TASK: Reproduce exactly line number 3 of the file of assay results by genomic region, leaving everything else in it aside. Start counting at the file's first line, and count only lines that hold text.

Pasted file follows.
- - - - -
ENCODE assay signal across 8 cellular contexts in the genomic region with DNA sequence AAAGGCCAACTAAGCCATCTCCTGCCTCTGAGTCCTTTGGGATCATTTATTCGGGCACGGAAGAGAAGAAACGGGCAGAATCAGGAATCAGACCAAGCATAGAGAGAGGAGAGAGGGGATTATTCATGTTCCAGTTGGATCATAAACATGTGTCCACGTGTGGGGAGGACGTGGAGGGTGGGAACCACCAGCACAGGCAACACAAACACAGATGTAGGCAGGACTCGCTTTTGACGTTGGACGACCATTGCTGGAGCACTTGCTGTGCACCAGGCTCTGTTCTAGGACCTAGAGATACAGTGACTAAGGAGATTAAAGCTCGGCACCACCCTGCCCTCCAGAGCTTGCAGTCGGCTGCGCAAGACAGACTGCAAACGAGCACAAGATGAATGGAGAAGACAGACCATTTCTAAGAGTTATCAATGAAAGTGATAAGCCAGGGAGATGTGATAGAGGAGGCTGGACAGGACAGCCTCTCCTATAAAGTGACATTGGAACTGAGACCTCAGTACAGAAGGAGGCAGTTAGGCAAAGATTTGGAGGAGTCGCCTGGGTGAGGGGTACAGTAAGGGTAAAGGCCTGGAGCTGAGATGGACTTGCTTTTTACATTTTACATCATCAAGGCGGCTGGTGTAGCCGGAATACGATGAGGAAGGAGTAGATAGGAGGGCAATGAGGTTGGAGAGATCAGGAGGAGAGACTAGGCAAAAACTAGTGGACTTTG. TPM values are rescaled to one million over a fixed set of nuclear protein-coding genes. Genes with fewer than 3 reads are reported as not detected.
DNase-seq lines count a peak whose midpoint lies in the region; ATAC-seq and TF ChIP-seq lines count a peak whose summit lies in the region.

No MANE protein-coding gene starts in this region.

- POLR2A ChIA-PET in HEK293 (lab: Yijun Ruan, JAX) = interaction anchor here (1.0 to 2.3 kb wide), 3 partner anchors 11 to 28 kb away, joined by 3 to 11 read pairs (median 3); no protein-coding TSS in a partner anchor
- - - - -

No MANE protein-coding gene starts in this region.